NEW ULM - In a surprise switch of conditions, both the Cottonwood River and Minnesota River at New Ulm returned to minor flooding risk levels this week, despite months of severe drought. But, the possibility of slipping right back into a drought still linger over southern Minnesota.
Prior to this last week, southern Minnesota had endured intense drought conditions as far back as last fall. The conditions were so severe that the National Weather Service (NWS) projected the Minnesota River in New Ulm was 40 percent less likely to flood than an average year.
This week's rainfall over back-to-back days almost immediately dropped most of southern Minnesota down two categories to "abnormally dry." The water levels on the Minnesota and Cottonwood rivers in New Ulm simultaneously jumped up to "action level," which is the lowest flood stage where water just begins to leave the banks.
Staff Photo by Josh Moniz
Heavy rains back-to-back last week raised water levels for the Cottonwood and Minnesota Rivers.
NWS Forecaster Joe Calderone said the change was fueled by days of rain in the middle of last week in southern Minnesota that ranged from three to seven inches.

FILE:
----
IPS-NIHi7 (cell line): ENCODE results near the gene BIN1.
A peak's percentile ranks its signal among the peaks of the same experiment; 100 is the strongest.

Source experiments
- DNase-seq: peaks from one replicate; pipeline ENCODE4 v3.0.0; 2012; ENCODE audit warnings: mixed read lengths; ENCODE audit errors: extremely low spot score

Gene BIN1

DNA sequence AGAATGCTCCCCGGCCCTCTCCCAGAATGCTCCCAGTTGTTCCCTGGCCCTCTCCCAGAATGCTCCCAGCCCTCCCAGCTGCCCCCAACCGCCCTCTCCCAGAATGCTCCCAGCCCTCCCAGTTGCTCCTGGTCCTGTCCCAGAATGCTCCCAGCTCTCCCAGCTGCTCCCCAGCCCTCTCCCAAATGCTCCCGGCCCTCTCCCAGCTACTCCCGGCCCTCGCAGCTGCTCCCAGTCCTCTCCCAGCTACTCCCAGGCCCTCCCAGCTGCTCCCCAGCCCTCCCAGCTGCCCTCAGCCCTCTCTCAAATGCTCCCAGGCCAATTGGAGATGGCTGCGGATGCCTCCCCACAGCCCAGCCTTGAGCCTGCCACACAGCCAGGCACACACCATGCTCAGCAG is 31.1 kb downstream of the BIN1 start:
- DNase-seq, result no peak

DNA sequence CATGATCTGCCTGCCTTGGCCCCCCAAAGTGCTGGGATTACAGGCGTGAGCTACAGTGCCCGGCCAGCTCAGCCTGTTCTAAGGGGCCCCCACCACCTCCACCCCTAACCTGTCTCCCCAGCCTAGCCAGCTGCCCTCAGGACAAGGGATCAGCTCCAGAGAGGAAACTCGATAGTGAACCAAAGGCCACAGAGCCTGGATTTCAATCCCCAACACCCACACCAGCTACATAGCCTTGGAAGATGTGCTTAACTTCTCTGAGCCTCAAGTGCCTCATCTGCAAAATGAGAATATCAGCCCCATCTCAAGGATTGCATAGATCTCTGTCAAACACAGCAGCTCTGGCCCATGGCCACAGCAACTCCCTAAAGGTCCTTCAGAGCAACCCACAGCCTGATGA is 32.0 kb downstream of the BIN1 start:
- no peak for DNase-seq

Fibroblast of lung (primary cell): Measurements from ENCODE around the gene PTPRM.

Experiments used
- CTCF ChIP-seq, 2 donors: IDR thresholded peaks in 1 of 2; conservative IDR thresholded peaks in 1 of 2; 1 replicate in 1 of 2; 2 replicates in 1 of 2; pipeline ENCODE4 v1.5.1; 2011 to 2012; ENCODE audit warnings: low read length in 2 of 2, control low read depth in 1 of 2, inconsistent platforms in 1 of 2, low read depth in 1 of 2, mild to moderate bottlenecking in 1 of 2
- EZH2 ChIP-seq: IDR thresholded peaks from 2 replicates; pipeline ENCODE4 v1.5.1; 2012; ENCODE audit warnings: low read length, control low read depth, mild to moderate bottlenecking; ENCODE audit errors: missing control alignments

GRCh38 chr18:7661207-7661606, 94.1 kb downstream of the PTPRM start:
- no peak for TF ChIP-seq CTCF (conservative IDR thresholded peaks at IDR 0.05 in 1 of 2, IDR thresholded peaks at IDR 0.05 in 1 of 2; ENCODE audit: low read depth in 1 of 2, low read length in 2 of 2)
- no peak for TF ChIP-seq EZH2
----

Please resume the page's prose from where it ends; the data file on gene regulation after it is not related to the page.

He attributed the rising rivers to water following too rapidly for the ground to soak up, resulting in most of it being funneled directly to the rivers. But, he said reduced drought conditions were more legitimately gained by much needed water.
He warned that the reduced drought conditions were still not enough to make up for months of dry days. He said another long stretch of waterless weather could easily cause southern Minnesota to slip back into a severe drought.
Calderone said dry days are projected for this coming week and most of the week after. Some light rain could fall Tuesday, and minor rains have a 30 to 40 percent chance into parts of that following week, though none are expected to bring notable amounts of water.
Josh Moniz can be e-mailed at email@example.com.